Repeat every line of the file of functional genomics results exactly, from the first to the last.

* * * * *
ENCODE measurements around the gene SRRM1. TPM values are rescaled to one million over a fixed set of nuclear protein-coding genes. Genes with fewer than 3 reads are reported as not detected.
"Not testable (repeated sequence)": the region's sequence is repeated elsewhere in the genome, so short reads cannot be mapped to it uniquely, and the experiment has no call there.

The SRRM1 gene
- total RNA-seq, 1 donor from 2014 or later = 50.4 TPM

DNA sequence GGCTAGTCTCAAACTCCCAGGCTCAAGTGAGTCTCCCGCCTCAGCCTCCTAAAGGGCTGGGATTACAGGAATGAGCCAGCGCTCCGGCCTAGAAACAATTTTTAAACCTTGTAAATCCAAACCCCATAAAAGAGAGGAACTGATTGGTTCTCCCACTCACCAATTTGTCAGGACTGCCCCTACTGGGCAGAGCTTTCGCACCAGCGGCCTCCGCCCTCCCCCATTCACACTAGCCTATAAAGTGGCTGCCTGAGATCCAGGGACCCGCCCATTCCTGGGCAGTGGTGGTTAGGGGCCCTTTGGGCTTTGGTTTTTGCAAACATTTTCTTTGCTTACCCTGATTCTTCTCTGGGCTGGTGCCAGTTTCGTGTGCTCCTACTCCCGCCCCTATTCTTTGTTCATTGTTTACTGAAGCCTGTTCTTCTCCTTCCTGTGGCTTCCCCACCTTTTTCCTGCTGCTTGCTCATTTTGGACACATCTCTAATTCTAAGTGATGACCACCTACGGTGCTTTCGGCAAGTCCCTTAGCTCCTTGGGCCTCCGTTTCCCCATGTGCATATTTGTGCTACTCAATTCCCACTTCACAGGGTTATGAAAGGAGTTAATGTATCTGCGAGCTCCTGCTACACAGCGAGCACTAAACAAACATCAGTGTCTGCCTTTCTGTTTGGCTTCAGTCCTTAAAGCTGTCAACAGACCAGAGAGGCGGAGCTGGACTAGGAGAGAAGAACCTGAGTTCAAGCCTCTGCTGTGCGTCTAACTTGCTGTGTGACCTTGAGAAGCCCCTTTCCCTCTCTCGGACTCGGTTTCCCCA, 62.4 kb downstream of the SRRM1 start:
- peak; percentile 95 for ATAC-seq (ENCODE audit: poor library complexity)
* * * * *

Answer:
ENCODE measurements around the gene SRRM1. TPM values are rescaled to one million over a fixed set of nuclear protein-coding genes. Genes with fewer than 3 reads are reported as not detected.
"Not testable (repeated sequence)": the region's sequence is repeated elsewhere in the genome, so short reads cannot be mapped to it uniquely, and the experiment has no call there.

The SRRM1 gene
- total RNA-seq, 1 donor from 2014 or later = 50.4 TPM

DNA sequence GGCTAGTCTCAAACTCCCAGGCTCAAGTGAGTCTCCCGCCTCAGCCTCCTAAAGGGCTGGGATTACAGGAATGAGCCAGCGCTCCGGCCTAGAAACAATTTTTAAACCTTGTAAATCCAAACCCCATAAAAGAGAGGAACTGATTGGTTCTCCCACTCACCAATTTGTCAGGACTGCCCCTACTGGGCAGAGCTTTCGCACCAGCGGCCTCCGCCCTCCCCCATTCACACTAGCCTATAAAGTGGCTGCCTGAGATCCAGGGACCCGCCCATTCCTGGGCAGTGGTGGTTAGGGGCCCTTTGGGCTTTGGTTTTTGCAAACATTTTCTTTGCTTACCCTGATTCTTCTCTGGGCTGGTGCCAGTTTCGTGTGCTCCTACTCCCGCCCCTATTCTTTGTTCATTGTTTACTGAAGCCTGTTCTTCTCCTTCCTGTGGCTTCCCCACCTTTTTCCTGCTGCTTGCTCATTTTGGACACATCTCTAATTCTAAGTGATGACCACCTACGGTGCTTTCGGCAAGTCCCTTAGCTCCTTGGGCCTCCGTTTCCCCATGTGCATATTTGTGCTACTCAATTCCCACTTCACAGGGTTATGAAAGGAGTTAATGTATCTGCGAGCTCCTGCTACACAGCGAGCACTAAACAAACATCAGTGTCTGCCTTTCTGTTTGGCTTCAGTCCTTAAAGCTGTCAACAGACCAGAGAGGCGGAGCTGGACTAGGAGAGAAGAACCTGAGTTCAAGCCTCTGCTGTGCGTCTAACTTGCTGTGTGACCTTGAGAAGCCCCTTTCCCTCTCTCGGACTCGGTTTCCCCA, 62.4 kb downstream of the SRRM1 start:
- peak; percentile 95 for ATAC-seq (ENCODE audit: poor library complexity)